American home design has come a long way over the past few decades, and one of the most significant changes is the widespread use of accessible design. Accessible design and universal design are terms that describe homes that are made with all types of occupants in mind. While you might not be thinking about accessibility today, families and needs can change over the years. And even if you don’t find your family needing a more accessible home, having an accessible design is a huge draw when selling your home.


At Boca Cabinets, our kitchen and bathroom cabinet designs include a wide range of accessible and universal designs. In this post, we’re taking a closer look at what accessibility means and how we can help implement accessibility in your home. To learn more about accessible designs, call to connect with our kitchen and bathroom design team today.

Meeting Everyone’s Needs

Most able-bodied people take their ability to do everyday things for granted. But for individuals with mobility issues and other accessibility needs, accomplishing simple tasks can be incredibly difficult. Simple tasks like reaching for dishes can be next to impossible, let alone preparing and serving a meal.


As more families become multi-generational, however, more contractors and real estate agents are becoming aware of the need for universally accessible designs. An accessible design is a space that’s designed to be easier to use for individuals who may not be able to easily use a home designed for able-bodied individuals. These types of homes are designed with all individuals in mind whether they are visually impaired, have arthritis, use prosthetics, or use wheelchairs, walkers, or canes. And when homes are designed with all levels of physical ability in mind, they tend to be safer for families.


These are just a few examples of simple changes that can fundamentally improve the way people with mobility issues and other accessibility needs live:


●        Wider hallways

●        Wider doorways

●        Pocket doors

●        Built-in furniture

●        Built-in shelving

Designing an Accessible Home

The key to designing a more accessible home is considering how usable your space would be for individuals with different levels of mobility and dexterity. Here are some strategies you can use when designing your accessible home:

1.    Make sure there’s enough knee space.

When you’re in a wheelchair, it’s impossible to cook when your countertops and sinks don’t give you room to roll up under them. Make sure there’s plenty of space for anyone who uses your kitchen, bathroom, or laundry room to easily roll up to a counter. Problem areas include dishwashers, ovens, cooktops, refrigerators, sinks, and food prep surfaces. To accommodate a wheelchair, make sure you’ve allowed at least 9 inches for footrests, 30 inches in width, 19 inches in depth, and 27 inches in height.

2.    Lower your countertops.

To make your home more accessible for individuals in wheelchairs, consider lowering the countertops. For individuals who will be preparing food or folding laundry from a wheelchair, a 30-inch to 34-inch countertop height is ideal.

3.    Make storage easier to access.

Make sure frequently used items are easy for anyone to reach. Store anything that will be used regularly at a lower level so it’s easier for an individual in a chair or with a dexterity issue to easily access. Additionally, install custom storage solutions that make it easier to access items that are stored further back in drawers and cabinets. Lazy susans and pull-out storage solutions are just two ways to make otherwise hard-to-reach items easily accessible, and they can be installed anywhere you use custom cabinets. Custom cabinet storage solutions are perfect for bathrooms and kitchens, but they can also make life easier for everyone in an office, closet, or laundry room.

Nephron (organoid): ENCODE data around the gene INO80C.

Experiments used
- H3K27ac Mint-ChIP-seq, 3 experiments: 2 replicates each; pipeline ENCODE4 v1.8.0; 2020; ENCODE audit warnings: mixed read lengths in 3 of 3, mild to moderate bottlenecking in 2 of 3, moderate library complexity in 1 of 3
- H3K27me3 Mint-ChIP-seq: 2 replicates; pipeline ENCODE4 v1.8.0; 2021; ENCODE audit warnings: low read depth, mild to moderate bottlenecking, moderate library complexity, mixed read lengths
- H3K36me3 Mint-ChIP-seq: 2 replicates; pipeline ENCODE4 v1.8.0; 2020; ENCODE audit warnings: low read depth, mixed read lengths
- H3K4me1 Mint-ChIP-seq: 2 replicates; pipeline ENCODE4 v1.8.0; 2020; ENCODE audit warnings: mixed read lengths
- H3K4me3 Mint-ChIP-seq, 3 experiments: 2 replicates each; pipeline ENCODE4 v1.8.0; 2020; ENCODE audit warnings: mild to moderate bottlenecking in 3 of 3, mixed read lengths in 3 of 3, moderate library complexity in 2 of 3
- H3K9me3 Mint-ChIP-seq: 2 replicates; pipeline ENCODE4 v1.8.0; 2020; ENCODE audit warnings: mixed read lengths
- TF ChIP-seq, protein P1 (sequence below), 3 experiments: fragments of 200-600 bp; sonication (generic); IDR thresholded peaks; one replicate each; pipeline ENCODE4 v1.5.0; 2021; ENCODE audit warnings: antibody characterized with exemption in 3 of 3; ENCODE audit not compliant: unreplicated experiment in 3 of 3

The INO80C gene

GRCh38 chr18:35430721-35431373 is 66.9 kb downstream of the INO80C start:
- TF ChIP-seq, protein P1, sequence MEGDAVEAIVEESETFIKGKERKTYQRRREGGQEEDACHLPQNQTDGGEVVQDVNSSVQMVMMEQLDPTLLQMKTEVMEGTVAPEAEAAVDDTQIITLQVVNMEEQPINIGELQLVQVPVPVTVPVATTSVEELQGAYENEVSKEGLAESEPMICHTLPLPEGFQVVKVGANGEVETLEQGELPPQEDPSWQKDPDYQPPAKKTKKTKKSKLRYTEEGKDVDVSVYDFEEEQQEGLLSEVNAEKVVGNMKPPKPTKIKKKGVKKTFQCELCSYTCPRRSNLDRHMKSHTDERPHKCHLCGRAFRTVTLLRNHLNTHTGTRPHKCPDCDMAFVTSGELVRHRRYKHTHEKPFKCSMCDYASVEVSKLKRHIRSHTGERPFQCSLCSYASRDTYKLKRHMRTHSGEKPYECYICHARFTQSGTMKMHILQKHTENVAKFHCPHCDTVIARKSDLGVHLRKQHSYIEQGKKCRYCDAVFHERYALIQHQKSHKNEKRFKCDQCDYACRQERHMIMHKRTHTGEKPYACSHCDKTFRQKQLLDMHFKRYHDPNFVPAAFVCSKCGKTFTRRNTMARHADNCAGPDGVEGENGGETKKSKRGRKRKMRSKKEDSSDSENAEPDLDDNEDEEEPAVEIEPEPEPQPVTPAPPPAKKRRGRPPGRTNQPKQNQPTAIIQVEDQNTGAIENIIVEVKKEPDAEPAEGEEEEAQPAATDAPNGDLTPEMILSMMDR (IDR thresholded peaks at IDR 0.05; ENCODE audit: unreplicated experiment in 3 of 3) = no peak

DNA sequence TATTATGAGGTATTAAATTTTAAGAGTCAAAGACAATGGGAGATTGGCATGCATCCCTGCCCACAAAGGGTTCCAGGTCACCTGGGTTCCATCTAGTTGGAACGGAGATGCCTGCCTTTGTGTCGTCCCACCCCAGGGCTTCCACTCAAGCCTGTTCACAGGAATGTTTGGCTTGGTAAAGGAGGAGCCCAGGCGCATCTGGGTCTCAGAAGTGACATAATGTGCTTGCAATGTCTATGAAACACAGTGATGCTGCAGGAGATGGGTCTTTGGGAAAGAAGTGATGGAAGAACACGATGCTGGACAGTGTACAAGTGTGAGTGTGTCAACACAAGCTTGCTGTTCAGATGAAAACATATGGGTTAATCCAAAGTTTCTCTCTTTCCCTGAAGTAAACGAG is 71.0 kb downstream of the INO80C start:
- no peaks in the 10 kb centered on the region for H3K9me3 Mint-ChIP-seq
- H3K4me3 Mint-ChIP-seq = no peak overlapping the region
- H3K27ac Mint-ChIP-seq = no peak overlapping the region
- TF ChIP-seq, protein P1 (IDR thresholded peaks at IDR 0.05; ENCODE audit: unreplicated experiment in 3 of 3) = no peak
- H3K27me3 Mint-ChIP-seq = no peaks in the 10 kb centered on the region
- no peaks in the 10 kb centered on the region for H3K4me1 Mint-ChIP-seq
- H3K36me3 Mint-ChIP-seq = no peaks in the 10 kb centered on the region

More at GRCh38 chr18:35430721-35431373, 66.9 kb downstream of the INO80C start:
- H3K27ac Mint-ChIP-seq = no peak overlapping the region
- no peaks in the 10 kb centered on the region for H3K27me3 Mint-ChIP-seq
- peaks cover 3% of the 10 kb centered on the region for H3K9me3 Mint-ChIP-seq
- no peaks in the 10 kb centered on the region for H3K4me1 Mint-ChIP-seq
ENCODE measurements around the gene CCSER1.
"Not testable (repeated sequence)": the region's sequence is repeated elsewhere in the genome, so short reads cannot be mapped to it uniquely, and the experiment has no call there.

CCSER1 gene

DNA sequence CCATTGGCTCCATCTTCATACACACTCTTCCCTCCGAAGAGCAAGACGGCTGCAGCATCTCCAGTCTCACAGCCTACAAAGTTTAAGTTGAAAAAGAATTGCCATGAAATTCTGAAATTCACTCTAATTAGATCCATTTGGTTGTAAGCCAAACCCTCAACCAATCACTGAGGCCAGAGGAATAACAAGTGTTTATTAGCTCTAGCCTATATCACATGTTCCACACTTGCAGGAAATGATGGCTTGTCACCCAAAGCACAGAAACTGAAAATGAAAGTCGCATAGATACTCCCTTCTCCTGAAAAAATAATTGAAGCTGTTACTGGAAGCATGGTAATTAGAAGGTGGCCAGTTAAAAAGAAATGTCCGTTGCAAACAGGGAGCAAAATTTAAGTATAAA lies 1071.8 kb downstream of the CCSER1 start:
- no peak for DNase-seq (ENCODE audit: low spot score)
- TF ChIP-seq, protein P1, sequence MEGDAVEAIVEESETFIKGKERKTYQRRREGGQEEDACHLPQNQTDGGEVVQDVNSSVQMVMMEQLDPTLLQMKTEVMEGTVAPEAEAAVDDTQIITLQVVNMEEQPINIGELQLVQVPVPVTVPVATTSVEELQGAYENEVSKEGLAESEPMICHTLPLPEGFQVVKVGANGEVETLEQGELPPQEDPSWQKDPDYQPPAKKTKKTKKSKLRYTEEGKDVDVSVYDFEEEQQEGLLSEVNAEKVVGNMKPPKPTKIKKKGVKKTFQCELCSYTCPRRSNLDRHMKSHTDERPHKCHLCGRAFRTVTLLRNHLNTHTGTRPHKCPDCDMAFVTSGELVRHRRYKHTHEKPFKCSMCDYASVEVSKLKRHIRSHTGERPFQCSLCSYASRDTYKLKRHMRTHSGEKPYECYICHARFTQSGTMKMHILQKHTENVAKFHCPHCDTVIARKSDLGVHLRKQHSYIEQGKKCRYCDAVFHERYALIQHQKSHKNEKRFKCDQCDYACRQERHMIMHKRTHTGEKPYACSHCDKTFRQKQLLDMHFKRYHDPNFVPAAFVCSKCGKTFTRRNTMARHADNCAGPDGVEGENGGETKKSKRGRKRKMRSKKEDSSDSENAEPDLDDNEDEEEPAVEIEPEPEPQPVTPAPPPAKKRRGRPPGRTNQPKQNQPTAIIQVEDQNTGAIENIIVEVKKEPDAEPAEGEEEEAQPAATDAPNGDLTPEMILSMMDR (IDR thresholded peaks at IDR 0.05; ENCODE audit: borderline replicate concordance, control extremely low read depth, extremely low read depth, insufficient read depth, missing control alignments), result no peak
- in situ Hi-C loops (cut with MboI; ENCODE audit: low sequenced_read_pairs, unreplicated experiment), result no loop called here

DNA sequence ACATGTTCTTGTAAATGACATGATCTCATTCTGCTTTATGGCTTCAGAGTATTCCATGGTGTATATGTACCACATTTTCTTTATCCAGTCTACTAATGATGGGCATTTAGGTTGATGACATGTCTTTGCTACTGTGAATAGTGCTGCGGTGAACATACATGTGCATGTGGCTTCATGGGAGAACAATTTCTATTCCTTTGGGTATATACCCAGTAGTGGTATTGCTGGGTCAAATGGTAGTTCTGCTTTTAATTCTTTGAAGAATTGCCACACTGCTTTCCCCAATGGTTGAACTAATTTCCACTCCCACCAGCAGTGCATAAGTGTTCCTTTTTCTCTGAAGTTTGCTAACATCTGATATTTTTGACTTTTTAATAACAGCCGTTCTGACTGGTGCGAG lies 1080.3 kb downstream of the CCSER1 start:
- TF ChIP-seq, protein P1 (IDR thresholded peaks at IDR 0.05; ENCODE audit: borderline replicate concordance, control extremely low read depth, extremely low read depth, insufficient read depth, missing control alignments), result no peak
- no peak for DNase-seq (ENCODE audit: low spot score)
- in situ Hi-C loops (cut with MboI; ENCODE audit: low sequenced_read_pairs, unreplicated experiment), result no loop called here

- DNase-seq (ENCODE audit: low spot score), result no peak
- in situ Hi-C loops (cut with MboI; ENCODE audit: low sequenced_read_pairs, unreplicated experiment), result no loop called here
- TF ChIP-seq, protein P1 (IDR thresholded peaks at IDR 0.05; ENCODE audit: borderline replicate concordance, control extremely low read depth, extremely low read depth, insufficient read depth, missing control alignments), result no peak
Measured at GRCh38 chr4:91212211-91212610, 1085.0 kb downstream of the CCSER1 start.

4.    Create a wider turning radius.

Turning a wheelchair or a stroller into a tight space can be difficult or even dangerous. Ideally, you want to leave a five-to-six-foot turning radius so anyone in a wheelchair can make a complete turn if necessary. When moving furniture into your space, measure the room that’s available for making such a turn. One way to increase space in a smaller room is by using cabinets or built-in furniture instead of bringing in large furnishings.

5.    Make your entrances more welcoming.

Having an accessible home begins with an accessible entrance. And having an accessible entrance isn’t just good for folks in wheelchairs. It also makes life significantly easier for families with young kids who use strollers frequently. Ideally, a step-free entrance is the best approach for a more accessible home. Instead, install a ramp with a gradual slope that isn’t too steep. Make sure your doorway is at least 36 inches in width as well so everyone can easily get through your front door. Even if you never have visitors on wheels, you’ll appreciate the efforts next time you’re moving a new piece of furniture through your front door.

Accessible Kitchen and Bathroom Counters and Cabinets

Are you looking for ways to make your home more universally accessible? Our kitchen cabinet design experts at Boca Cabinets can help! We offer a complete range of accessible design solutions to help you customize your kitchen, bathrooms, closets, laundry room, and more. To get your free accessible design consultation, give us a call schedule at 773-886-4686 or fill out our contact page to connect with a member of our team.